Thanks to the lovely people at Random House Canada, a copy of this month's selection appeared on my doorstep.
Seasonal Food: A Guide to What's in Season When and Why
By Paul Waddington
Eden Project Books/Random House Canada
256 pages; $21.95
The ongoing dirge that announces and mourns (the inaccurately collective) "our" lost memory for food has been playing for a while, its needle skipping every so often, occasionally doing a whole dustbunny sweep across the album of (again, the inaccurately collective) "our" psyche.
As big business jumps on board to brand themselves as socially-responsible, with their earnest yet sparkly social media marketing-driven communications plans and advertising budgets, I find myself numbed to the hyperbole, distrusting every corporate-shined message I encounter. Don't get me wrong, food is incredibly important and I think we should be interested in what we eat, but like any message constantly broadcast, I become immune and disinterested.
Much has been written and broadcast contrasting what used to appear on tables, with what appears now, along with the various feel-good, blame-absolving movements that result. Some border on the cult-like: locovorism/100-mile dietism and organics; others seem like roleplaying: pulling out your front flower bed for carrots and cabbages, and home preserving.
But when you distill these, the concept of "seasonal eating" rings true. Essentially globalisation and advances in botanical and agricultural sciences have blurred seasons, making pretty much any food available at any time. If you've never gardened or been in contact with the natural food cycle, it could be confusing. Paul Waddington's Seasonal Food hopes to eliminate this barrier and help people think more about eating what's currently in season.
Waddington's style makes the book a pleasurable read. His introduction leads the reader through a quick history of food industrialisation and the basics of globalisation but also the importance of the Earth's natural cycle on plants and (as a result) animals. Probably my favourite section in the preamble is "The Seasonal Pig" and documents the once-important porker, fattened for an autumnal slaughter to its current fate as omni-seasonal, factorized fare.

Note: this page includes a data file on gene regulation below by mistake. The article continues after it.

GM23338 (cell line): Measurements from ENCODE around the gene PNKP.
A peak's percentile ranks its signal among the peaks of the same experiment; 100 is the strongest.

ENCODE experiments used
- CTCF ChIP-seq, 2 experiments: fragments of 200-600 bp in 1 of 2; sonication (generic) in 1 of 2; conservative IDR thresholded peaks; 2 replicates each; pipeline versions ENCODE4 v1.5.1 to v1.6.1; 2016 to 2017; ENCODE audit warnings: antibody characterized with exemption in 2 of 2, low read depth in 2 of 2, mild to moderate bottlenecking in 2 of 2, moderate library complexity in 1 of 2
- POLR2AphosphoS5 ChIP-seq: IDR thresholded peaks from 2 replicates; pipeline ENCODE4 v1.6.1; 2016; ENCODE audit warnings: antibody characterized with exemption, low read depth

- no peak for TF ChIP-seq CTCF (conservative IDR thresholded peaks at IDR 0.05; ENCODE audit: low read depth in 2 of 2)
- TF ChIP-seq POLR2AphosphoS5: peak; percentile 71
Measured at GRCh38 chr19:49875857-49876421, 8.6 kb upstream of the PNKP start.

Most of the book lists seasonally-available foods, organised by month. Descriptions are conversational and cover features like flavour, growing conditions and how to enjoy these ingredients. With some foods, such as leeks, pumpkins and Jerusalem artichokes, he provides simple and workable recipes. I've not cooked any to his suggestions, but in perusing them, I could tell they were easy and would work well.
What I particularly like is his inclusion of meats in his seasonal eating lists. To be honest, I've not put much thought into seasonal meats, and when I do it's primarly spring lamb and autumn and winter turkeys.
There is one caveat I feel I must make, simply because I suspect it will throw some people off. This book was created for the British marketplace. As such there are terms or foods referred to such as rocket, medlars and aubergines which some readers may take issue with. Also because it is British-focussed, what grows in their seasons may not map correctly onto what grows in the non-British reader's seasons.
Regardless of where you call home, this is a good reference book to have on hand when faced with ingredients and why something may not taste as good now, as it did when it was actually in season four months ago.
I'm a quill for hire!